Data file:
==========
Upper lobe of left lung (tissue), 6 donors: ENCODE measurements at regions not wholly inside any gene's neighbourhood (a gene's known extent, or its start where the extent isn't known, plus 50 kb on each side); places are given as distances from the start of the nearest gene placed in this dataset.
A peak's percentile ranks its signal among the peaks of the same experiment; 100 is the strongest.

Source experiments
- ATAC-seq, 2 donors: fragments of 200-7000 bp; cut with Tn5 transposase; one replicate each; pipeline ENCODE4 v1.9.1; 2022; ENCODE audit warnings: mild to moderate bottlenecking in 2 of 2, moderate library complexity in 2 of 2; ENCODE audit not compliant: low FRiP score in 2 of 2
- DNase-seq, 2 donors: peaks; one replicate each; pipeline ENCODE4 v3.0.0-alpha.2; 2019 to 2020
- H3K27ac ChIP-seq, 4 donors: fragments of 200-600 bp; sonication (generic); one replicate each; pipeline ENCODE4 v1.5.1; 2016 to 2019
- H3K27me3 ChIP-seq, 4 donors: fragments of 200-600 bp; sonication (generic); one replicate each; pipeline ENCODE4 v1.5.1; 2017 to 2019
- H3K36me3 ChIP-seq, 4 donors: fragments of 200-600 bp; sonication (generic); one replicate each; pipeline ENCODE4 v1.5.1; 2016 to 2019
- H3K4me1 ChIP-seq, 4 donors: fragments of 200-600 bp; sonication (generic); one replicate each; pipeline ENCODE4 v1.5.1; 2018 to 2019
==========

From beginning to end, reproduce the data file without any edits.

Upper lobe of left lung (tissue), 6 donors: ENCODE measurements at regions not wholly inside any gene's neighbourhood (a gene's known extent, or its start where the extent isn't known, plus 50 kb on each side); places are given as distances from the start of the nearest gene placed in this dataset.
A peak's percentile ranks its signal among the peaks of the same experiment; 100 is the strongest.

Source experiments
- ATAC-seq, 2 donors: fragments of 200-7000 bp; cut with Tn5 transposase; one replicate each; pipeline ENCODE4 v1.9.1; 2022; ENCODE audit warnings: mild to moderate bottlenecking in 2 of 2, moderate library complexity in 2 of 2; ENCODE audit not compliant: low FRiP score in 2 of 2
- DNase-seq, 2 donors: peaks; one replicate each; pipeline ENCODE4 v3.0.0-alpha.2; 2019 to 2020
- H3K27ac ChIP-seq, 4 donors: fragments of 200-600 bp; sonication (generic); one replicate each; pipeline ENCODE4 v1.5.1; 2016 to 2019
- H3K27me3 ChIP-seq, 4 donors: fragments of 200-600 bp; sonication (generic); one replicate each; pipeline ENCODE4 v1.5.1; 2017 to 2019
- H3K36me3 ChIP-seq, 4 donors: fragments of 200-600 bp; sonication (generic); one replicate each; pipeline ENCODE4 v1.5.1; 2016 to 2019
- H3K4me1 ChIP-seq, 4 donors: fragments of 200-600 bp; sonication (generic); one replicate each; pipeline ENCODE4 v1.5.1; 2018 to 2019